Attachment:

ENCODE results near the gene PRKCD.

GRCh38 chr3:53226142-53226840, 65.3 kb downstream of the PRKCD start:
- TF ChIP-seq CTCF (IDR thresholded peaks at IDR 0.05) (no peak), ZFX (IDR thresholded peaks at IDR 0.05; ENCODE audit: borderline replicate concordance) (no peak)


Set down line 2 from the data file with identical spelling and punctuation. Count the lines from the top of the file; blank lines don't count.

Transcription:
GRCh38 chr3:53226142-53226840, 65.3 kb downstream of the PRKCD start: